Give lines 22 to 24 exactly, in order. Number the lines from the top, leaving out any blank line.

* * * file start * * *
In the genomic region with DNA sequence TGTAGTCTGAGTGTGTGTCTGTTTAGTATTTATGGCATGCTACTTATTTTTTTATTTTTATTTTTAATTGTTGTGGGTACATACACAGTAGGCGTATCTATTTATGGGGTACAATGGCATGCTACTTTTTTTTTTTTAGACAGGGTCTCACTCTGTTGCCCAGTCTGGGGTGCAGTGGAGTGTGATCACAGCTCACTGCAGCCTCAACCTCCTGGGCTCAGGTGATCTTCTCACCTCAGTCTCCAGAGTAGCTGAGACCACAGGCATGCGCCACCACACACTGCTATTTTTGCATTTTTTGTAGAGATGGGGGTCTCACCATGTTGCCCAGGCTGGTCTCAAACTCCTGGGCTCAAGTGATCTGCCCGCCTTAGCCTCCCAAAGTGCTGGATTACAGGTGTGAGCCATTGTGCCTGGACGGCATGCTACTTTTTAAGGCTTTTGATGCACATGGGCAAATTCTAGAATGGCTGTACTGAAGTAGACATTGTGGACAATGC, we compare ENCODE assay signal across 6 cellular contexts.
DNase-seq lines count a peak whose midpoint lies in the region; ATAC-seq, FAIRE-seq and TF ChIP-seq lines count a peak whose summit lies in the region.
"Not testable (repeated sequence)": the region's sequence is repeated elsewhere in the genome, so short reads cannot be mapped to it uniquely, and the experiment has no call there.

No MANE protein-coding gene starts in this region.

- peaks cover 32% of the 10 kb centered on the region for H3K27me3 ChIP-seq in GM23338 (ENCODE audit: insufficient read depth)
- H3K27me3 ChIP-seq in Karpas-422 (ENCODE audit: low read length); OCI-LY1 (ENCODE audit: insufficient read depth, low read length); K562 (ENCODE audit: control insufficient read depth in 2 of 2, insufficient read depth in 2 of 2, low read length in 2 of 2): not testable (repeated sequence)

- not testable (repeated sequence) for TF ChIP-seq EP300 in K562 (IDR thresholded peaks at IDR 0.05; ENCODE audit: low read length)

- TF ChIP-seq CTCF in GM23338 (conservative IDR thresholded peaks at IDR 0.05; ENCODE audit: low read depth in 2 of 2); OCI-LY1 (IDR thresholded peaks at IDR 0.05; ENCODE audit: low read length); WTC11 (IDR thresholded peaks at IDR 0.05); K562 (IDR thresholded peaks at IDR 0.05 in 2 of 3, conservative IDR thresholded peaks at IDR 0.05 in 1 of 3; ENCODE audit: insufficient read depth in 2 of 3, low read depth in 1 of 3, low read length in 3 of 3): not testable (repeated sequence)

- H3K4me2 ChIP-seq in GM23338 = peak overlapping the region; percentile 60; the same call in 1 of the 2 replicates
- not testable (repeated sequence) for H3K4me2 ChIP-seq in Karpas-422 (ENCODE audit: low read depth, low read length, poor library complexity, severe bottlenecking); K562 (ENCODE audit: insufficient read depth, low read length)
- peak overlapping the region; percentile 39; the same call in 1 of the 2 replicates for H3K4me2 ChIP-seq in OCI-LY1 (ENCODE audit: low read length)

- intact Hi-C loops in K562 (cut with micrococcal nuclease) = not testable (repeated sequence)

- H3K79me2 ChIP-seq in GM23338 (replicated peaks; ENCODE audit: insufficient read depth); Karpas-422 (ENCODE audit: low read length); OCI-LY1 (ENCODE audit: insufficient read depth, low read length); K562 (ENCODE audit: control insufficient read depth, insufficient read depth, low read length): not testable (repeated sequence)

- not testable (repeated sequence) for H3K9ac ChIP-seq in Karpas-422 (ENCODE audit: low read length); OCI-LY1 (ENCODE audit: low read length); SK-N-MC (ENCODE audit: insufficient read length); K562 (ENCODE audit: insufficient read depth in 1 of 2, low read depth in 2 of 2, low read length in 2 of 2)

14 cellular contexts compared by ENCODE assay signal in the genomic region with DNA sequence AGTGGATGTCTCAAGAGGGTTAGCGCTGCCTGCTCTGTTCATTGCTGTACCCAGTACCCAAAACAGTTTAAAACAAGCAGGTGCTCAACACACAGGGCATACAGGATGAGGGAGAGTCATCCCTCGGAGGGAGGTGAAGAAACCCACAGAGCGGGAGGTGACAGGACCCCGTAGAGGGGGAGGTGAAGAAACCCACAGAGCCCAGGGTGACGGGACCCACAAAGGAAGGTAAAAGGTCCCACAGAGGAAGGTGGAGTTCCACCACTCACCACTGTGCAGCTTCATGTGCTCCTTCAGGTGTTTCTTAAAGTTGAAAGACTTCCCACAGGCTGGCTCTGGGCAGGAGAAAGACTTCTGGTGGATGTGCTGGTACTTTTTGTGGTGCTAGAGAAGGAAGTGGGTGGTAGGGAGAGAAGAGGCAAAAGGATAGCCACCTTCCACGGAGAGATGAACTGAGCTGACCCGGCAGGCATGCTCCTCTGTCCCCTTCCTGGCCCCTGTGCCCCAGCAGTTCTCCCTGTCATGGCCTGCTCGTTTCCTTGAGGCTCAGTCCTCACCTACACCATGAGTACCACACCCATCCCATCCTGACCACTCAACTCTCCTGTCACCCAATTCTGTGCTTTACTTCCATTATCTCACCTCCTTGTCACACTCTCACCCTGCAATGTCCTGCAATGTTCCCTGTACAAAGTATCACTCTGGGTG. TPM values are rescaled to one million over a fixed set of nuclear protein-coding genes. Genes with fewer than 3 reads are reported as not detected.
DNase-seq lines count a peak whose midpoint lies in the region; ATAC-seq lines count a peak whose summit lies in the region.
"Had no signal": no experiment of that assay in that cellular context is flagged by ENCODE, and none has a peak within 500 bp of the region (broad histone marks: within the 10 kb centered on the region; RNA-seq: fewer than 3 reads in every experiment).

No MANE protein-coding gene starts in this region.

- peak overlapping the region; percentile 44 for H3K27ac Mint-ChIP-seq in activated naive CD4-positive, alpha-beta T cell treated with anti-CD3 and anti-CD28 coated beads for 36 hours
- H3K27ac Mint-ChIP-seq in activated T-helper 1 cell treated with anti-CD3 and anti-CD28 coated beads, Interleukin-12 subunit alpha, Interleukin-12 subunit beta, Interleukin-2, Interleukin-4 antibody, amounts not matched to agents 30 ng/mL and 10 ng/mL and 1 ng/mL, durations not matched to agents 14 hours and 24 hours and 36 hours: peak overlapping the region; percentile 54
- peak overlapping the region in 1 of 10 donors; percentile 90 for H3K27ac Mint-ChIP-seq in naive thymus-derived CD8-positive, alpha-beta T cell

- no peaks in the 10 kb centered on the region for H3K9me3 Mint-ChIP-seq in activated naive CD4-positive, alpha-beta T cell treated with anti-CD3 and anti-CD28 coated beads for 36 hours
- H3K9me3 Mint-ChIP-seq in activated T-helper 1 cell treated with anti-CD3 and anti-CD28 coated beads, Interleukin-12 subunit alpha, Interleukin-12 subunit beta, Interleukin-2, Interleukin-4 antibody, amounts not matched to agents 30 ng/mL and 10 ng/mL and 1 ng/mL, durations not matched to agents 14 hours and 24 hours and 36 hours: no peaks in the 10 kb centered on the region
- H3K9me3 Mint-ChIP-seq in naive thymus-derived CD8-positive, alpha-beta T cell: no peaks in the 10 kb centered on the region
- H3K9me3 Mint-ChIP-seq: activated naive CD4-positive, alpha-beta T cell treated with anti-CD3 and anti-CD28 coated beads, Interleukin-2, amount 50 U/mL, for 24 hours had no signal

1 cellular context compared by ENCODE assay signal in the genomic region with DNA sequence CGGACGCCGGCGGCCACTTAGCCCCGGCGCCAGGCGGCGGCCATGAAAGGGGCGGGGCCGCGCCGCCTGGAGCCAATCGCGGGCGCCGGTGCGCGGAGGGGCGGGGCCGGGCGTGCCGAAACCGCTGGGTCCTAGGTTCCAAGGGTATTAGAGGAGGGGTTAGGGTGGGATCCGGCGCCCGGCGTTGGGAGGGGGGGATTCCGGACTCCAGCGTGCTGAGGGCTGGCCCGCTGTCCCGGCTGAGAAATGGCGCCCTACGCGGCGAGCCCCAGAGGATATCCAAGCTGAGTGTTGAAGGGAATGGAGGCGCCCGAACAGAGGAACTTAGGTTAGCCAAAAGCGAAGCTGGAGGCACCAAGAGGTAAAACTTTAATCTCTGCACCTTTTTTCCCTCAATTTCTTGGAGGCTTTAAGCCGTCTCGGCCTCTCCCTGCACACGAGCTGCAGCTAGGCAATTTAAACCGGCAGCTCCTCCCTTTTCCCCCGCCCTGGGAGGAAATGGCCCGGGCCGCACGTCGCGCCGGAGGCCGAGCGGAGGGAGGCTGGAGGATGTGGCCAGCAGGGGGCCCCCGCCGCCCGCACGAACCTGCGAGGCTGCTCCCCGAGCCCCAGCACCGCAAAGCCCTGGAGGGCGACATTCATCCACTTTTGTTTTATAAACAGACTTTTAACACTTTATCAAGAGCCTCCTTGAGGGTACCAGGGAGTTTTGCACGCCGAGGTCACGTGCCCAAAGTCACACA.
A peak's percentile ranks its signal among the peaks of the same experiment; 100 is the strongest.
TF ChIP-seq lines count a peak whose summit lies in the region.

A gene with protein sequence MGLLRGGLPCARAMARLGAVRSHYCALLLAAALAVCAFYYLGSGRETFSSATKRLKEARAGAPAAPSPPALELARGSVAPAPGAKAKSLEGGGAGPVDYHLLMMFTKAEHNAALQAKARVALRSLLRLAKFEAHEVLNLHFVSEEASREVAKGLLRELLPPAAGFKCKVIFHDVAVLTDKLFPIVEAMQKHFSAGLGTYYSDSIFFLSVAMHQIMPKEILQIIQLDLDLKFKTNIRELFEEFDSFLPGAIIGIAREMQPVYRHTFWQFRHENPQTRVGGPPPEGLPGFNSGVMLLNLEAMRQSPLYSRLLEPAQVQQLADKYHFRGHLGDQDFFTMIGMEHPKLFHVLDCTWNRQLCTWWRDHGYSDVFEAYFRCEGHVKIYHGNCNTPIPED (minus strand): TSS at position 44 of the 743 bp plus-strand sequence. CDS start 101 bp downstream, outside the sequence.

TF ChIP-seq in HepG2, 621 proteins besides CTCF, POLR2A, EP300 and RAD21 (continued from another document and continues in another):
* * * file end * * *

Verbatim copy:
- no peaks in the 10 kb centered on the region for H3K9me3 Mint-ChIP-seq in activated naive CD4-positive, alpha-beta T cell treated with anti-CD3 and anti-CD28 coated beads for 36 hours
- H3K9me3 Mint-ChIP-seq in activated T-helper 1 cell treated with anti-CD3 and anti-CD28 coated beads, Interleukin-12 subunit alpha, Interleukin-12 subunit beta, Interleukin-2, Interleukin-4 antibody, amounts not matched to agents 30 ng/mL and 10 ng/mL and 1 ng/mL, durations not matched to agents 14 hours and 24 hours and 36 hours: no peaks in the 10 kb centered on the region
- H3K9me3 Mint-ChIP-seq in naive thymus-derived CD8-positive, alpha-beta T cell: no peaks in the 10 kb centered on the region